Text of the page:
NPR 4 THE DEAF: We Hear It Even When U Can’t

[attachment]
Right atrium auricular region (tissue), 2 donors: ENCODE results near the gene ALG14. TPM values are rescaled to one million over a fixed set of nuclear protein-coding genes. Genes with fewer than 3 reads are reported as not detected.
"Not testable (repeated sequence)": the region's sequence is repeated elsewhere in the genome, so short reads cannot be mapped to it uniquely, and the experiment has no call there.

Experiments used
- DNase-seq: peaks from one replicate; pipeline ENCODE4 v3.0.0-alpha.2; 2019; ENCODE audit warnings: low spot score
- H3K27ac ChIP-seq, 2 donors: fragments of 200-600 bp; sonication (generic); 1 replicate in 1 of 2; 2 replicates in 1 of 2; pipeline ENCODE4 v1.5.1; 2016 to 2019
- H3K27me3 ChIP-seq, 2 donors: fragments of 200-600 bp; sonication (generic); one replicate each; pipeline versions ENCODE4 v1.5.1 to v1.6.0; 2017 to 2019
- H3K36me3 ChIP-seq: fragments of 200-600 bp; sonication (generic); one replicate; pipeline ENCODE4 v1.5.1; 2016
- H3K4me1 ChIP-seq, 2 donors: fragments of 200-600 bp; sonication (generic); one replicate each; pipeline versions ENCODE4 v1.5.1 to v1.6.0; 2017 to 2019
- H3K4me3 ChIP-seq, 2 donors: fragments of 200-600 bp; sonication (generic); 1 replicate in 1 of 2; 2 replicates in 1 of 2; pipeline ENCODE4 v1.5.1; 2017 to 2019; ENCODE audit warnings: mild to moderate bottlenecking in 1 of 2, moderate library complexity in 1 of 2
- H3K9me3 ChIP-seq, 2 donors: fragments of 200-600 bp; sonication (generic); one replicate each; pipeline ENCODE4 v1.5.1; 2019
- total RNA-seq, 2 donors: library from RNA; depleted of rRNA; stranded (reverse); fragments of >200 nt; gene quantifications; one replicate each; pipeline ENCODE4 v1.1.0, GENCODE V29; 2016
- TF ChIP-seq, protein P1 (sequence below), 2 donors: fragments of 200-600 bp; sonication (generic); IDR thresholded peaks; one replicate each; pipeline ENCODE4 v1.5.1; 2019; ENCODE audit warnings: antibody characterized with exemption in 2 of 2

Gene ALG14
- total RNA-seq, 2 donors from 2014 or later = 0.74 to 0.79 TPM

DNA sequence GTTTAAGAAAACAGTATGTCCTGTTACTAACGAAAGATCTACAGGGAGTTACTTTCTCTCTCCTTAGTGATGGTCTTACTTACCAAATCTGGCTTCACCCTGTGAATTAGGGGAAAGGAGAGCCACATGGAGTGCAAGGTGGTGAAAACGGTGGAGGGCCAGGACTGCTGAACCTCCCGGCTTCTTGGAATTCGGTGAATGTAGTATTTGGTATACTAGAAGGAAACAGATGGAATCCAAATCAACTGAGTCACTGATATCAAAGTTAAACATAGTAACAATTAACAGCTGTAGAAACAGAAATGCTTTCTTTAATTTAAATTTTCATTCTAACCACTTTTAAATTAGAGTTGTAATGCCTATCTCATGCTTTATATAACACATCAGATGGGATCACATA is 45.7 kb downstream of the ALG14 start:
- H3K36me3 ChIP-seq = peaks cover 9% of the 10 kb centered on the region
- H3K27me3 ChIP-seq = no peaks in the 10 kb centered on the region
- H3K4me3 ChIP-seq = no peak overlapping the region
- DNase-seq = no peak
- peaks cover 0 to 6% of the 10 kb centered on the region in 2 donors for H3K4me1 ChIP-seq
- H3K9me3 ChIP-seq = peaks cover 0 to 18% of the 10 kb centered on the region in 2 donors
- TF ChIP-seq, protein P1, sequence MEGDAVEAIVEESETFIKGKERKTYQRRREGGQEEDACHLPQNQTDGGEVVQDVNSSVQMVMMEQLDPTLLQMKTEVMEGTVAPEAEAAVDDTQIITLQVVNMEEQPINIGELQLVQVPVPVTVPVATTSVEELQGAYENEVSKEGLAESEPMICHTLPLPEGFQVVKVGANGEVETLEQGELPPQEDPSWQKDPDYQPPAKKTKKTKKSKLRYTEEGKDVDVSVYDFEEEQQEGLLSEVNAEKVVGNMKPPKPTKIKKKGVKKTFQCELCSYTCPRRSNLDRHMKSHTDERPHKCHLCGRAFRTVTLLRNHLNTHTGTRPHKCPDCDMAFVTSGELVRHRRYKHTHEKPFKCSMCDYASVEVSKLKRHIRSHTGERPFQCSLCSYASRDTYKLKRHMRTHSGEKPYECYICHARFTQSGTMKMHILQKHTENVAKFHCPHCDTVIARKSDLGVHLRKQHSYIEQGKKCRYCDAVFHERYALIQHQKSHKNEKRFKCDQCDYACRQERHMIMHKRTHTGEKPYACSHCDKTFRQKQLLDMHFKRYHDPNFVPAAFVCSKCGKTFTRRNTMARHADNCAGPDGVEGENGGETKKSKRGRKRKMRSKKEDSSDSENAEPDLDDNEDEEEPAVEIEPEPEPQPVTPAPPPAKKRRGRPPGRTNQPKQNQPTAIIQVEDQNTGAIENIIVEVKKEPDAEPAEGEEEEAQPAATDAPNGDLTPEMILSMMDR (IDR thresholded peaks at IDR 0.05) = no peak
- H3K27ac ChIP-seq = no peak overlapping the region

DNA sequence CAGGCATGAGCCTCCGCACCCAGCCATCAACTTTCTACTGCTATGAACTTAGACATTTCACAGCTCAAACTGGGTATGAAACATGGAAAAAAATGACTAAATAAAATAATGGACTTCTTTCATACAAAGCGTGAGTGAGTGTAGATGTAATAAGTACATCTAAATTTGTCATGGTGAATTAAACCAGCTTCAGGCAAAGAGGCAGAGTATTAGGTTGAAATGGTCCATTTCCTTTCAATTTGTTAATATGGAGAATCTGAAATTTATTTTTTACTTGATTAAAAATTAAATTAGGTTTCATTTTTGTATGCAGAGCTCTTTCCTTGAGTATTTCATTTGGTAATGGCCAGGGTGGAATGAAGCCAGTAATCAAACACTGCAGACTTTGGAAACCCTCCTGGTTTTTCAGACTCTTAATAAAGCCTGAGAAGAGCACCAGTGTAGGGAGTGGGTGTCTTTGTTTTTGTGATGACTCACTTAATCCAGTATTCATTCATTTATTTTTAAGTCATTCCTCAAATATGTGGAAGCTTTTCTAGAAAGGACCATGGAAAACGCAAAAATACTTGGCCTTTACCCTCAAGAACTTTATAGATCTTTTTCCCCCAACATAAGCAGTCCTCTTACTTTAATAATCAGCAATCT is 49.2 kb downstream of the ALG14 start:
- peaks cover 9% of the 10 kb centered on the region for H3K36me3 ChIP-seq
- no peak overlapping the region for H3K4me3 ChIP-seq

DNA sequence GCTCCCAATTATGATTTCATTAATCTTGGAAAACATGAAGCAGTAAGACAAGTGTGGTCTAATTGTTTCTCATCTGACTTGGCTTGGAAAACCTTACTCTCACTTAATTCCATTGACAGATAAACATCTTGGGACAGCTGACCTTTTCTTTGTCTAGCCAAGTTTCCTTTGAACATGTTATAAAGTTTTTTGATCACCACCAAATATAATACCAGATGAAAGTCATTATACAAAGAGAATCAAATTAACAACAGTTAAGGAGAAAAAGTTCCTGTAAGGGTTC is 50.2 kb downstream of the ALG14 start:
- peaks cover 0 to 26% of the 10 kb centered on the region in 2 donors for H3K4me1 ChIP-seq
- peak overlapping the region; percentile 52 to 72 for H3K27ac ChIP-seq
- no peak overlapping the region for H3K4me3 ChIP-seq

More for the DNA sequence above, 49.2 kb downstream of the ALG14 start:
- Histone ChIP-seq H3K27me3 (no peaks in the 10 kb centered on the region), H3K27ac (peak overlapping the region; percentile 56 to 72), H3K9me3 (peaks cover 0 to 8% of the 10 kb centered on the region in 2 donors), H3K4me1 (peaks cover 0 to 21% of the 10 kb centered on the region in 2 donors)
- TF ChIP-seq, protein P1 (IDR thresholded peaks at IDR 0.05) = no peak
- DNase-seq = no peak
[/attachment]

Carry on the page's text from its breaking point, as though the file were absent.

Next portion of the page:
When Amy Winehouse, the British musician who sang memorably about her refusal to go to rehab, died due to problems related to drugs, alcohol and bulimia in July 2011, she was nearly as famous for her personal struggles as she was for her music. Just 27, Winehouse had been tabloid fodder for years. “Amy sold newspapers. If she was on the cover of a tabloid, it sold more copies. If she was on a website, they got more hits,” film director Asif Kapadia tells Fresh Air’s Terry Gross. It was the dawning of the digital age, with the advent of YouTube, Facebook and other popular cultural websites, and “She was the unlucky one to be having a nervous breakdown in public at the time.” Kapadia’s new documentary, Amy, tries to rescue the singer from the tabloid narrative by examining who she was before she was famous — and tracing how addiction and fame transformed her. Kapadia pieces the film together using interviews with Winehouse’s family and friends, as well as footage and excerpts from home videos, holiday cards and answering machines. “One of the big revelations for me — there’s lots of revelations making this film — I didn’t realize how funny she was,” Kapadia says. “I didn’t realize she played a guitar. She had this amazing personality.” Among those interviewed in the film is Nick Shymansky, who initially discovered Winehouse when they were teenagers. He became her first manager. Shymansky was present for the unsuccessful effort to get the singer treatment for her addictions, which resulted in the song “Rehab.” In it, Winehouse sings, “They tried to make me go to rehab, I said, ‘No, no, no’ … I ain’t got the time, and if my daddy thinks I’m fine…” “That song [‘Rehab’] is pretty much verbatim what happened that day,” Shymansky tells Gross. “It was all lined up for her to go [to rehab], and who knows what would’ve happened. … But we had it all lined up and [Winehouse’s father] changed his mind and, if anything, belittled my position and also my point of view.” Winehouse never made it to rehab that day, and her song about the experience became her biggest hit — and also, maybe, her biggest miss. “Later on, people watched her singing it with a glass of wine in her hand, or a vodka, and sitting there dancing to it, but this is a cry for help in a way,” Kapadia says. MORE